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Despite the founding this year of the city council’s Bed Bug Advisory Board, bedbugs are still a problem in New York. WABC proposed yesterday a “less than $20” solution developed by a Rutgers entomology professor Changlu Wang: a fabric-lined, upside-down pet dish with a cooler of dry ice on top. The dry ice releases CO2, which attracts the insects, who climb the fabrics to get at what they think is a live human, and become trapped in the grooves surrounding the inverted bowls. (It helps if you put talcum powder in the grooves.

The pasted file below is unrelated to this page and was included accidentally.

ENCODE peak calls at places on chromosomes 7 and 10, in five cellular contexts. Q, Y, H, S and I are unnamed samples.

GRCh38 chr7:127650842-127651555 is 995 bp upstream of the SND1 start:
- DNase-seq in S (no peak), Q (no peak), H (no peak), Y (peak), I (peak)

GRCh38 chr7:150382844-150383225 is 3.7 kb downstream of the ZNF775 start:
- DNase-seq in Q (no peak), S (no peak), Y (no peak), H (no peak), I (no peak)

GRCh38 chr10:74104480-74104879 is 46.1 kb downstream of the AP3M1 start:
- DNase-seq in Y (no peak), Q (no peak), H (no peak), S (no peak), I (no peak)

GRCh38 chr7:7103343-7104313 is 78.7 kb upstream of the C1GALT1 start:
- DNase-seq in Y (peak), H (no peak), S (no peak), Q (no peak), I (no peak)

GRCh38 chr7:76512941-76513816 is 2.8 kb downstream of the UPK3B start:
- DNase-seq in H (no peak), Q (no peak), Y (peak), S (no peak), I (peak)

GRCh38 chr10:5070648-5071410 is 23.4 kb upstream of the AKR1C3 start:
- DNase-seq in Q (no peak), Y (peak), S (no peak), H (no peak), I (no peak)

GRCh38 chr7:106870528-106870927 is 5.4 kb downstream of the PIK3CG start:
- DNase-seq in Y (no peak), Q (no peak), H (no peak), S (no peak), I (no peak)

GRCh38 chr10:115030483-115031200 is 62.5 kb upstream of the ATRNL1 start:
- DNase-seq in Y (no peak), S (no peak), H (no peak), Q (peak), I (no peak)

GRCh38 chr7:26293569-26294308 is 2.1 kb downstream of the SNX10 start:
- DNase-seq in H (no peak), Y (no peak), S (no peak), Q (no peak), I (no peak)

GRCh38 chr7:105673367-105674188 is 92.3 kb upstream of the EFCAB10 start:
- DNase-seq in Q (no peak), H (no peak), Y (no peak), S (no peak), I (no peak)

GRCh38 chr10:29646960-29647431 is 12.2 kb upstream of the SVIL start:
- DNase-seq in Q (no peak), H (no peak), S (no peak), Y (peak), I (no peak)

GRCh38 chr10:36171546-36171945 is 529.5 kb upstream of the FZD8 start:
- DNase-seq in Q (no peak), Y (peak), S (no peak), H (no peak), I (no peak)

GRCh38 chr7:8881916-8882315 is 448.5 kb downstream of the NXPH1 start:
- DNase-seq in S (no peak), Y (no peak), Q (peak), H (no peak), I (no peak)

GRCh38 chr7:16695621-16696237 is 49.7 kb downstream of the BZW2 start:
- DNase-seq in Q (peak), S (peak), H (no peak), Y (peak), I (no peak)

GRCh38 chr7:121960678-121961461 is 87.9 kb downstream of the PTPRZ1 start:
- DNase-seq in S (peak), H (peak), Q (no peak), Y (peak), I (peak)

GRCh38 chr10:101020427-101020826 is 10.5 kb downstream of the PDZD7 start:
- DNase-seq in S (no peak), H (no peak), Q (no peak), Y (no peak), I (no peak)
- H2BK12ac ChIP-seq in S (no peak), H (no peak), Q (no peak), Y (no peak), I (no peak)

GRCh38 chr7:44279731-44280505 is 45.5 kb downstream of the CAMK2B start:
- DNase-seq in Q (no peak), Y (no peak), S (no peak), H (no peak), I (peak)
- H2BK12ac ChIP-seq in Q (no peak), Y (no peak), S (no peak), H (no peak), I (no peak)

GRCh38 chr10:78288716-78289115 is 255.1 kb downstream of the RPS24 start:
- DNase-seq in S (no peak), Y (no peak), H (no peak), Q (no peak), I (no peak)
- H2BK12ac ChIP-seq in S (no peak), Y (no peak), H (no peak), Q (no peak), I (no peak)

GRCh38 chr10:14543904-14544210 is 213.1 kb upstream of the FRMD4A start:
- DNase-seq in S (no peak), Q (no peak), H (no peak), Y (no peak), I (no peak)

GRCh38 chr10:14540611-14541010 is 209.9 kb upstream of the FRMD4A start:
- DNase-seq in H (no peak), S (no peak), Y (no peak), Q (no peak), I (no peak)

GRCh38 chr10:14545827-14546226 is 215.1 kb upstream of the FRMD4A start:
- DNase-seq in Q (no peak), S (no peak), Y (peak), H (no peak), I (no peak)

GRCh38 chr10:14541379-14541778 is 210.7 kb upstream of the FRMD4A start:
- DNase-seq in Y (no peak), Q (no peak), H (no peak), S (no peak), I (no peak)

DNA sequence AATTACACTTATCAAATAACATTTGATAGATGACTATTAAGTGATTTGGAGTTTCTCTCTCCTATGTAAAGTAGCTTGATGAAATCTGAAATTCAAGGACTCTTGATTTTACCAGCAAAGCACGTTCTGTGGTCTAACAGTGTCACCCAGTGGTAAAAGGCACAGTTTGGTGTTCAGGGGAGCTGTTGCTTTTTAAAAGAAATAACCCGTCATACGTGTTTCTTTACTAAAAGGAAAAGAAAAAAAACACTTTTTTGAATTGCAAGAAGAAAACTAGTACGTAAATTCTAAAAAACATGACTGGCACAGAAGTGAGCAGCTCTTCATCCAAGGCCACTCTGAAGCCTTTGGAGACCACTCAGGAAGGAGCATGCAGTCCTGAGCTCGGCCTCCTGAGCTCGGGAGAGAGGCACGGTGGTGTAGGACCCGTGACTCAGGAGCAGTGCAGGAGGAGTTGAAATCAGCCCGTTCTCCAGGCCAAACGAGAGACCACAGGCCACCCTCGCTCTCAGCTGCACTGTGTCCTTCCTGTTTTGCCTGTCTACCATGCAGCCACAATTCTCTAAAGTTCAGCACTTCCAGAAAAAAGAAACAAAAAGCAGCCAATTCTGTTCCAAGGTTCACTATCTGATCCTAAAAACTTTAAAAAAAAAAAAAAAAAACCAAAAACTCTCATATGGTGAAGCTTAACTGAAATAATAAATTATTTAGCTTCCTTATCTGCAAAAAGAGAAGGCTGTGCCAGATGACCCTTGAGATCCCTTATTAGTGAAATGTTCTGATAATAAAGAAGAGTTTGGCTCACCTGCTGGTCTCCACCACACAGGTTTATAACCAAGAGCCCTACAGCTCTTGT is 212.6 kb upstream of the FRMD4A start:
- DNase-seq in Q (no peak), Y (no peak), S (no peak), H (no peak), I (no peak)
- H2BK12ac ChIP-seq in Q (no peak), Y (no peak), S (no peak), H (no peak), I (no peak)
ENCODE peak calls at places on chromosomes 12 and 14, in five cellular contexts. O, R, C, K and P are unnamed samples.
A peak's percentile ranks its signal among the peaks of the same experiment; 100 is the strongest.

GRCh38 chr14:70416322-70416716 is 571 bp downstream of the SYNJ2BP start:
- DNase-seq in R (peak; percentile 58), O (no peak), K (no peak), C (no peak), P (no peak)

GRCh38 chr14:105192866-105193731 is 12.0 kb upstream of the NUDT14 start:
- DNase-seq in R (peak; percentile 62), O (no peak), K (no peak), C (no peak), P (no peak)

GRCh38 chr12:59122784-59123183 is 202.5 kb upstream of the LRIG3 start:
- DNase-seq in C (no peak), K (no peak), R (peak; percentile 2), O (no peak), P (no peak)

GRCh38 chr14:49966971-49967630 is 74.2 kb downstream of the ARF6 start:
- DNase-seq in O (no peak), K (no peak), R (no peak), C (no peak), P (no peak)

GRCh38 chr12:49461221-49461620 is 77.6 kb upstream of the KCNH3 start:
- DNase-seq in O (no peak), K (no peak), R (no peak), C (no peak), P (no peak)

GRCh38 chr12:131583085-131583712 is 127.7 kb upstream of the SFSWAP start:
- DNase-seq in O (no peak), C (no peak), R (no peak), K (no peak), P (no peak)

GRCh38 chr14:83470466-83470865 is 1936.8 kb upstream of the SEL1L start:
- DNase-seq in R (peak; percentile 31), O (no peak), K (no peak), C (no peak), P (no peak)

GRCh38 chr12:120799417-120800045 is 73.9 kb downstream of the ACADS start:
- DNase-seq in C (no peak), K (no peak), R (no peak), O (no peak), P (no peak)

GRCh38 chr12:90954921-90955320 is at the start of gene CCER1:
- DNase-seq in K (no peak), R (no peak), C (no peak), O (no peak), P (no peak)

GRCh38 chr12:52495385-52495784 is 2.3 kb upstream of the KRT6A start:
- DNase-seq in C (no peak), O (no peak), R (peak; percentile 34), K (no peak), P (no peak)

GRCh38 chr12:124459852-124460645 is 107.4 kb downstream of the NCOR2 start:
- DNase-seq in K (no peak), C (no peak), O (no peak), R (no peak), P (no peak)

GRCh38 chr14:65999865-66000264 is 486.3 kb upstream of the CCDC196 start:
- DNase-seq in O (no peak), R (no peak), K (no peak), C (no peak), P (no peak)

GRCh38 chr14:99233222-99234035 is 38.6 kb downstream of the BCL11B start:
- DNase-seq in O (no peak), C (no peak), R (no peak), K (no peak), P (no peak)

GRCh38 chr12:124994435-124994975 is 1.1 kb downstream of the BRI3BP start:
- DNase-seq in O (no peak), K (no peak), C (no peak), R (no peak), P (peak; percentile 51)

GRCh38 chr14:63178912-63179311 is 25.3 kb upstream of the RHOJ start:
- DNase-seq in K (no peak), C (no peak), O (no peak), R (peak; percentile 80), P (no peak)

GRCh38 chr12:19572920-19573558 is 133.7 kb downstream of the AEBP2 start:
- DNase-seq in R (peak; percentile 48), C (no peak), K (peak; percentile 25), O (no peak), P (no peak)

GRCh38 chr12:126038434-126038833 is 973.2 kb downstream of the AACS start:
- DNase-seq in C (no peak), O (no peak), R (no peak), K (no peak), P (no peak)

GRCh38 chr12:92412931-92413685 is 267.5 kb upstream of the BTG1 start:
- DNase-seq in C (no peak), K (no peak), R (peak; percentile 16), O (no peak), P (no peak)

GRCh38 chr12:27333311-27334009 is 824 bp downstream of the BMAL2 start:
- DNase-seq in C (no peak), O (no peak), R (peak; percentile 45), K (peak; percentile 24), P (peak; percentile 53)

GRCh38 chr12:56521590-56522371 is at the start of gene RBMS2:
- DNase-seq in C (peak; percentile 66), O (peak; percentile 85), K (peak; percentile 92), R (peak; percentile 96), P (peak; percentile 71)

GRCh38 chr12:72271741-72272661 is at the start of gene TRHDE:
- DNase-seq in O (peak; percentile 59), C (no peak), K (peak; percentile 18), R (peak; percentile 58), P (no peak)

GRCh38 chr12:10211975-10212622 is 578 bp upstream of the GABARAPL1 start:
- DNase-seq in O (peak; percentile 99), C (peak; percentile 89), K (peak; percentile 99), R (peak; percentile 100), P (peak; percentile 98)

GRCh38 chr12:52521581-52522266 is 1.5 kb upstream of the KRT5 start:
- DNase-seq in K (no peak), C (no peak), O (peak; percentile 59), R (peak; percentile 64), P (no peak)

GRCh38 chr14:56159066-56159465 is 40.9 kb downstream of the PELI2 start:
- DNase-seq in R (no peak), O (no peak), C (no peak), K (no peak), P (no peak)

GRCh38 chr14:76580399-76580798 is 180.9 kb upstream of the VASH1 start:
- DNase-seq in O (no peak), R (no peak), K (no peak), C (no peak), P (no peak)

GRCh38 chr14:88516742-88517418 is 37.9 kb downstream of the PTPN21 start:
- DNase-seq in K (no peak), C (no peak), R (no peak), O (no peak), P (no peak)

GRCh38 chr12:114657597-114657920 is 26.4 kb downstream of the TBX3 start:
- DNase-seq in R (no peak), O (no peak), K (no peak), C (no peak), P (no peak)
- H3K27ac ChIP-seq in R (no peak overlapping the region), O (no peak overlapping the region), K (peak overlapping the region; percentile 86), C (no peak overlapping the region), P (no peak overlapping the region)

In the professor’s test, it attracted about a third of ambient bugs. Not good enough! So how about a bedbug sauna?
Bedbugger reproduces the specs for a “designated heat treatment room to exterminate bed bugs” used by a British Columbia housing development. They’ve reported on the use of bedbug saunas before, and it seems to help (“I know it works,” says a housing administrator, “I’ve seen them die”), but such a unit can cost thousands of dollars.
Still, it’s a good choice for the sort of multiple dwellings in which many New Yorkers live. Maybe some enterprising realtor can include a begbug sauna among the amenities it offers tenants. They certainly need it more than a ballet studio.